Europe

Britain plans to cut corporation tax to hold onto business

Britain's Chancellor of the Exchequer George Osborne prepares to lay a wealth at the Cenotaph in St Peter's Square, Manchester, England, where a commemoration is being held to mark the 100th anniversary of the start of the World War I battle of the Somme Friday July 1, 2016. Uncertainty about the country's future ties with the EU is weighing heavily on the British economy, prompting Treasury chief George Osborne to announce he was abandoning the government's long-held goal of achieving a budget surplus by 2020. (Danny Lawson/PA via AP)

Britain's Chancellor of the Exchequer George Osborne prepares to lay a wealth at the Cenotaph in St Peter's Square, Manchester, England, where a commemoration is being held to mark the 100th anniversary of the start of the World War I battle of the Somme Friday July 1, 2016. Uncertainty about the country's future ties with the EU is weighing heavily on the British economy, prompting Treasury chief George Osborne to announce he was abandoning the government's long-held goal of achieving a budget surplus by 2020. (Danny Lawson/PA via AP)  (The Associated Press)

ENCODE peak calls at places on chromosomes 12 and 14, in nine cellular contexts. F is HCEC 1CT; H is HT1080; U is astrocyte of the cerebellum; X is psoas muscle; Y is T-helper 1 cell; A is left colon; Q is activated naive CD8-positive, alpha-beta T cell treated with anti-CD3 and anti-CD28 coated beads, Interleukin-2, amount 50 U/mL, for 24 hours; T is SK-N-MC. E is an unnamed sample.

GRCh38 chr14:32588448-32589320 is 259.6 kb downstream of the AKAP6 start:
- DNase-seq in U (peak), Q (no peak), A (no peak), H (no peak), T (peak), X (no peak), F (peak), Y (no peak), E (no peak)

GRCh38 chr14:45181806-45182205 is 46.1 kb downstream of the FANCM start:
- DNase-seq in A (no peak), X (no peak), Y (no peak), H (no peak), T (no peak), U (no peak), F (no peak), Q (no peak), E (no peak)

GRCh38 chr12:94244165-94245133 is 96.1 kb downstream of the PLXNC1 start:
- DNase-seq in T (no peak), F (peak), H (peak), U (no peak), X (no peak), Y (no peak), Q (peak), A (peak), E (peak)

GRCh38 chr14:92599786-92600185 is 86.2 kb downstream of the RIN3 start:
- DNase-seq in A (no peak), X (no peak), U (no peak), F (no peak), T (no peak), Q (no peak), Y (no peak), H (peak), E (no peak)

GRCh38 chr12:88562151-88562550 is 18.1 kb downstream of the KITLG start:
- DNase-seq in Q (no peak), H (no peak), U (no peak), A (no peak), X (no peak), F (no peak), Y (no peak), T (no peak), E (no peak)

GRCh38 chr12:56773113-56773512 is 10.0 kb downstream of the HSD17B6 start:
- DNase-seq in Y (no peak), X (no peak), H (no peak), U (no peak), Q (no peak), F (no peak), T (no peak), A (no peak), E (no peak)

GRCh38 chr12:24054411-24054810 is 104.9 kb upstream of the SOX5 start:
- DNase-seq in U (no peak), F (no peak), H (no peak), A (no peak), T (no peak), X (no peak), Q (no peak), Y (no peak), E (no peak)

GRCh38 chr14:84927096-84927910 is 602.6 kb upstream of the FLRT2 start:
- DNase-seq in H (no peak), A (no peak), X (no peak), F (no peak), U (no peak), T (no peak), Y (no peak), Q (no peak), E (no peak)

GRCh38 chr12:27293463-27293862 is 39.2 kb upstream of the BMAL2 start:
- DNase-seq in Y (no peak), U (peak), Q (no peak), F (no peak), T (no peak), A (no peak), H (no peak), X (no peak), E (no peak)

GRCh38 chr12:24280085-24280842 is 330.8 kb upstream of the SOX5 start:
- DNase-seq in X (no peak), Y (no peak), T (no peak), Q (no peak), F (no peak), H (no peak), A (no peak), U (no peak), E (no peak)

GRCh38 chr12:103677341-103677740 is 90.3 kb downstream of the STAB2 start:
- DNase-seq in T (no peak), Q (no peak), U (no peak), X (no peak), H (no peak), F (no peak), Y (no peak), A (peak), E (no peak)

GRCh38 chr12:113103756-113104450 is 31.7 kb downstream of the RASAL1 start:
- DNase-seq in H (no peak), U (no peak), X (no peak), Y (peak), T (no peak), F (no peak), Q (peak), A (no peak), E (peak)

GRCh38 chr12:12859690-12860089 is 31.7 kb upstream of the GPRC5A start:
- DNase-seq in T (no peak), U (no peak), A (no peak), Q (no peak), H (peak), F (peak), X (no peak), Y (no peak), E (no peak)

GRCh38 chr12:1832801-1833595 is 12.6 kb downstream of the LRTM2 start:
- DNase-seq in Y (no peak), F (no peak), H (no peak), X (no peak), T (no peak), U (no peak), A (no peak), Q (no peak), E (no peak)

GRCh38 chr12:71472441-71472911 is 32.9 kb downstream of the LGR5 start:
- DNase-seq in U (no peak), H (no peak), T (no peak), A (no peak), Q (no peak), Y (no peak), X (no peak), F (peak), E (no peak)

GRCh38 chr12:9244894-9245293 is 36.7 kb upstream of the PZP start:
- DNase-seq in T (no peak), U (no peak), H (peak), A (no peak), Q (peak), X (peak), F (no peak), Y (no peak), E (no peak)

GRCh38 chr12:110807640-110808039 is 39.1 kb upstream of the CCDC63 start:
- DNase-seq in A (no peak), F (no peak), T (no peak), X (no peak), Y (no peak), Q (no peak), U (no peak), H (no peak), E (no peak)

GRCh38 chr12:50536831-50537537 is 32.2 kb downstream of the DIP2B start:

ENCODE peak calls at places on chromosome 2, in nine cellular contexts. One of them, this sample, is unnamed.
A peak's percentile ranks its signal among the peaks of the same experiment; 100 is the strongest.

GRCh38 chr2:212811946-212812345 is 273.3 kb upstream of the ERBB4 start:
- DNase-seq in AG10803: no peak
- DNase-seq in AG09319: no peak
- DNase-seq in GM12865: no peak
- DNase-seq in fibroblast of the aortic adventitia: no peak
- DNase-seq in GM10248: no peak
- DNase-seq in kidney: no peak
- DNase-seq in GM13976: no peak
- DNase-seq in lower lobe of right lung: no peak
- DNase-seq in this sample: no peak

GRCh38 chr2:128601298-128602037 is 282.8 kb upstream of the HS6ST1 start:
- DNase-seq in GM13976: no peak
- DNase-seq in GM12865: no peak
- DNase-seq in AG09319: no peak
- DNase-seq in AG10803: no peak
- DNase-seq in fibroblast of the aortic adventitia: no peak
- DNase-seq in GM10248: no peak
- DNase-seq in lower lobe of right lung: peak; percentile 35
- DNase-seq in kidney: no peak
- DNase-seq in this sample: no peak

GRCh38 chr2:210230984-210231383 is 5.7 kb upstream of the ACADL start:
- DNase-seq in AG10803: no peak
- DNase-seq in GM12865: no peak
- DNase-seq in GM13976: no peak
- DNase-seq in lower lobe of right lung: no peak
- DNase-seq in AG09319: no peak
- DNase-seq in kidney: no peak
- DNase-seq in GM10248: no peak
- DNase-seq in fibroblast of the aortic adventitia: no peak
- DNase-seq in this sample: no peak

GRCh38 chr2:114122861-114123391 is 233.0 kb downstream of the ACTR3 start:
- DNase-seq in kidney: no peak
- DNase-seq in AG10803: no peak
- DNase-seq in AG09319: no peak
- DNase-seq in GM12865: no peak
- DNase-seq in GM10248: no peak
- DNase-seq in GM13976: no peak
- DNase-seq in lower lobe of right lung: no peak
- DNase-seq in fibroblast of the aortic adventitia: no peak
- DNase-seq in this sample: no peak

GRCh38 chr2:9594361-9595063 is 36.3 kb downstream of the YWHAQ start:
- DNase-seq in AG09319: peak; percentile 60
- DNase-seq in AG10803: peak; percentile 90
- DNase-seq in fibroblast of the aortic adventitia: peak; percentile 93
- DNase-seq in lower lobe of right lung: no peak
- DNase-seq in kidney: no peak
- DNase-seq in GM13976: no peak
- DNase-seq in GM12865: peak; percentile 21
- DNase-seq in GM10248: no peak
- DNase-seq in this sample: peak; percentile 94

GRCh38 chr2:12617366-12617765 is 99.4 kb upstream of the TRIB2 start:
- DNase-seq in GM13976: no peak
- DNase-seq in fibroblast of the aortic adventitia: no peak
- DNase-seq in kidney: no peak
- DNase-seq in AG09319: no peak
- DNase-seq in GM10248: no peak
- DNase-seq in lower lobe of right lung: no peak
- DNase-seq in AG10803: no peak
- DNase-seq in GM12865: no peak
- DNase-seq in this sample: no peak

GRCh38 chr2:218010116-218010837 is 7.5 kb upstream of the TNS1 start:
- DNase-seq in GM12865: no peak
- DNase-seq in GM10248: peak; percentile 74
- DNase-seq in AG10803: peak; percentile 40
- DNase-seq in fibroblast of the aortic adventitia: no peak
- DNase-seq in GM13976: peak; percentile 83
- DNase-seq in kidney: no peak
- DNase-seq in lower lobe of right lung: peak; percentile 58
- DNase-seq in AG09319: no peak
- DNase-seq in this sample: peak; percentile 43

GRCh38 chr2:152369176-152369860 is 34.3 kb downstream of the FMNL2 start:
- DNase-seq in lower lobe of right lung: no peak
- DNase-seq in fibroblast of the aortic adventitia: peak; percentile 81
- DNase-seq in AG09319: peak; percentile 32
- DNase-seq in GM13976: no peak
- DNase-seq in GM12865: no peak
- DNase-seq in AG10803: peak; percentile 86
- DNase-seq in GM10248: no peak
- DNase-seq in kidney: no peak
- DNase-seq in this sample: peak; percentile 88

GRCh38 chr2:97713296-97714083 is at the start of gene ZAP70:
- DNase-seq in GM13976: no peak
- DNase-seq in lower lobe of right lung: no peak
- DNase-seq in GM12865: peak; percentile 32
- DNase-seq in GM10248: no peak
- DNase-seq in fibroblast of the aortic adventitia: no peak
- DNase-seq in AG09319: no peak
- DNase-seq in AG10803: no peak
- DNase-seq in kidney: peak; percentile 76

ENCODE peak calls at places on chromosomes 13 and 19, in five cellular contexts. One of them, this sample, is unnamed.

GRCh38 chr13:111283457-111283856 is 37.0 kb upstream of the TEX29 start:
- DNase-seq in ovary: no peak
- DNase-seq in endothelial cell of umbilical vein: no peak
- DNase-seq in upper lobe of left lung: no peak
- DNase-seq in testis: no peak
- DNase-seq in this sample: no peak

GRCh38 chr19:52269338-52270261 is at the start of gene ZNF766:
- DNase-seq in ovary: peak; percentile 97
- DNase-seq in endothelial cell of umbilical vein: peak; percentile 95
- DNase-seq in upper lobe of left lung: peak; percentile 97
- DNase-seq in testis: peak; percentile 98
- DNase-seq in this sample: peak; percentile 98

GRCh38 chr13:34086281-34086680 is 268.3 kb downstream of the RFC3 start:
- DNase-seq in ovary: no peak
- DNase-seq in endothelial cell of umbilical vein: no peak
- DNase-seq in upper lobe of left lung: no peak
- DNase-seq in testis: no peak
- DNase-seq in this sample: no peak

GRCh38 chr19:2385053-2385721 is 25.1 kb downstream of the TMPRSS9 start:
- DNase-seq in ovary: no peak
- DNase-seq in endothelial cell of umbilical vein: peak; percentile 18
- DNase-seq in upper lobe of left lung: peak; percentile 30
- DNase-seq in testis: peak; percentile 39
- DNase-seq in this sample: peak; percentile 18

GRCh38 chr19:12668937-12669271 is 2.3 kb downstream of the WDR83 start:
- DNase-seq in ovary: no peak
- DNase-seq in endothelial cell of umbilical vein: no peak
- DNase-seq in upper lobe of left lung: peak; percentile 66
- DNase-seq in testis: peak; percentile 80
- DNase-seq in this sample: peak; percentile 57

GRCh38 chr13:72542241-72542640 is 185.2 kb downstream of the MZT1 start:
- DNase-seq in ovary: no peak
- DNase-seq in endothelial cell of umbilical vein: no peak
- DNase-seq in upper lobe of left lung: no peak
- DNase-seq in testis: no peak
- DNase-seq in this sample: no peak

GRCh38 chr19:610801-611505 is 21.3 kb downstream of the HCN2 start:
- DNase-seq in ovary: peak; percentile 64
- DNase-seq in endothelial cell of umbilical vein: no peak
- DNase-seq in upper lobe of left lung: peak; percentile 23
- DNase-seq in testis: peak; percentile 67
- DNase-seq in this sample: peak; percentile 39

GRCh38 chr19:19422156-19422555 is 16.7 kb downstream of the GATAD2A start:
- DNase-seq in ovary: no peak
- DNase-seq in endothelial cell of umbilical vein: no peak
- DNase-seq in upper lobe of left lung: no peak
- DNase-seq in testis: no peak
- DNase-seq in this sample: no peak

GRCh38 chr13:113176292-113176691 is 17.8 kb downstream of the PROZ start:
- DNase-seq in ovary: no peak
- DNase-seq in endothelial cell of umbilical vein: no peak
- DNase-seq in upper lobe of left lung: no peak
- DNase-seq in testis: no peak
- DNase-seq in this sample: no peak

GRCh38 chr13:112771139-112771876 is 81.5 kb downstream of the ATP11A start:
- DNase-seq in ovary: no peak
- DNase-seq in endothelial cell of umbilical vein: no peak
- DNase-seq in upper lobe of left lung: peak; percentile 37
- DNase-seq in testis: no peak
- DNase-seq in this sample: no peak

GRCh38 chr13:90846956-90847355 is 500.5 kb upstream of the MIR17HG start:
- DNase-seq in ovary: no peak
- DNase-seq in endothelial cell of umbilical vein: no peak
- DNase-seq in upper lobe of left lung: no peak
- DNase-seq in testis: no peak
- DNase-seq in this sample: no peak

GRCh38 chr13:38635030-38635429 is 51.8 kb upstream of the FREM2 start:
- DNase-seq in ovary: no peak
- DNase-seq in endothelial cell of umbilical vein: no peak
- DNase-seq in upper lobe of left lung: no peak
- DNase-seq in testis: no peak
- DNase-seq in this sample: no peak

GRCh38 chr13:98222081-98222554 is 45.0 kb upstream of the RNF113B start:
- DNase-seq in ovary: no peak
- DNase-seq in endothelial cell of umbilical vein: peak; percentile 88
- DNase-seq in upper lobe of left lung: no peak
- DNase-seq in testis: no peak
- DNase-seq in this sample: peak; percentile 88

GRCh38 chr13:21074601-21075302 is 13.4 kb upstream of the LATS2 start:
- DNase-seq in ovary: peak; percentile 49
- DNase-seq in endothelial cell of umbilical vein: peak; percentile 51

Britain's Treasury chief plans to cut U.K. corporation tax to less than 15 percent to encourage companies to invest and ease business concerns about the country's vote to leave the European Union.

Treasury chief George Osborne says the cut is meant to underscore that Britain is "still open for business," despite the referendum results. A cut of about 5 percentage points brings Britain in line with Ireland's 12.5 percent rate.

Osborne told the Financial Times it was time to "make the most of the hand we've been dealt." He is urging the Bank of England to use its powers to avoid "a contraction of credit in the economy."

Some businesses based in London are considering leaving for other cities like Dublin, Amsterdam, Frankfurt and Paris to benefit from the large EU common market.